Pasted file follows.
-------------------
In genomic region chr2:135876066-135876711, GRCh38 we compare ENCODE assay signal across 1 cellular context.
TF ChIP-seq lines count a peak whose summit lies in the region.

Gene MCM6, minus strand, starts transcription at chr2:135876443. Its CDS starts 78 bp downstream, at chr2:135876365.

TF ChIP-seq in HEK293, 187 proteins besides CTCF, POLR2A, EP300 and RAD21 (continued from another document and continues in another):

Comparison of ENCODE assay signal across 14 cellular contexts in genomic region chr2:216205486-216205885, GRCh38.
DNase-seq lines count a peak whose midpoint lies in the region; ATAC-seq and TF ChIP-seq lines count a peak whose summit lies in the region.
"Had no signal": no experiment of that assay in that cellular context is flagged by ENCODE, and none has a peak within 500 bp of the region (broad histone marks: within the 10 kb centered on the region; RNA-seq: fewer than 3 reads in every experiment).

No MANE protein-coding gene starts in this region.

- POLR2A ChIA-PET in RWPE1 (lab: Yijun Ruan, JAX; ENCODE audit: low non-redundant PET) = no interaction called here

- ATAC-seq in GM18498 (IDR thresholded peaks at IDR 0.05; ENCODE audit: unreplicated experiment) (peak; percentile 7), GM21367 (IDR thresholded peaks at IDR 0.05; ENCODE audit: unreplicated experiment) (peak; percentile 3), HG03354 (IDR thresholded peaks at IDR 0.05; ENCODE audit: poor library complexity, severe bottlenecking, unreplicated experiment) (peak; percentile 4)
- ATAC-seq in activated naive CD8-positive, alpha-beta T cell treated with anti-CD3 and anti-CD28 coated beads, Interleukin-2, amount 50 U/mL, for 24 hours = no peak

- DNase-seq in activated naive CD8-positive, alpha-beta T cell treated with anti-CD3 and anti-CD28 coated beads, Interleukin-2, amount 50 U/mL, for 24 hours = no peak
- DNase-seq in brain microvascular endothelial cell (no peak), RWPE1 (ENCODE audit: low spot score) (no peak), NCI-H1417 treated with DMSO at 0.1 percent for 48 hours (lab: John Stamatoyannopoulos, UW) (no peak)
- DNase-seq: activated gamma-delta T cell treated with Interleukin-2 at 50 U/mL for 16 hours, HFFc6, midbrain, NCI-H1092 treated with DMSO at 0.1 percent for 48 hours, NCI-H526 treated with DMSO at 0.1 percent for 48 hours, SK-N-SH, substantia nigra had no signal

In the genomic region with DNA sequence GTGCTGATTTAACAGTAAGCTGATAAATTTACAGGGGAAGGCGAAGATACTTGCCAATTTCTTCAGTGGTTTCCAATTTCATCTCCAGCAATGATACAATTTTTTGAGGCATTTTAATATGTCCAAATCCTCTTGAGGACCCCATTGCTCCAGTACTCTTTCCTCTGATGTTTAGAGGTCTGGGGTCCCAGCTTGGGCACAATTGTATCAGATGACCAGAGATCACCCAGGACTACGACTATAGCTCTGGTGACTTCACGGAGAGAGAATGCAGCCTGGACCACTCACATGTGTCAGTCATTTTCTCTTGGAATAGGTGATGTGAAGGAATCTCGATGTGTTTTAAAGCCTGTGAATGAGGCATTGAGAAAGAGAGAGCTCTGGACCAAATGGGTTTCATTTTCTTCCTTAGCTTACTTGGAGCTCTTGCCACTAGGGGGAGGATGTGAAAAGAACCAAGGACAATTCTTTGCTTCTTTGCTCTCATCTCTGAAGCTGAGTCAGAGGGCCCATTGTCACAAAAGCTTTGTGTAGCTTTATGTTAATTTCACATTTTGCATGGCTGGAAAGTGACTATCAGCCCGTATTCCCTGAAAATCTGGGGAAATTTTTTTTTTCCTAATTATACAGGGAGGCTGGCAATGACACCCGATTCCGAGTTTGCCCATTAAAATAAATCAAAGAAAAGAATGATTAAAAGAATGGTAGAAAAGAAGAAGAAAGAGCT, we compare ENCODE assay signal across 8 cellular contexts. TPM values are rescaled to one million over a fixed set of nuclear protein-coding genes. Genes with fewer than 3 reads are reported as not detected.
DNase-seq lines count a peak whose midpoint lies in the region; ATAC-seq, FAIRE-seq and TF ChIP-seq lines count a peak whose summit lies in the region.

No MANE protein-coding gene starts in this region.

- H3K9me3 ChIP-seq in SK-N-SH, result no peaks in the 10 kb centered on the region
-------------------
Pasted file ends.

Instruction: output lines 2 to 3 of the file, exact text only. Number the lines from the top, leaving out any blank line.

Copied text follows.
TF ChIP-seq lines count a peak whose summit lies in the region.

Gene MCM6, minus strand, starts transcription at chr2:135876443. Its CDS starts 78 bp downstream, at chr2:135876365.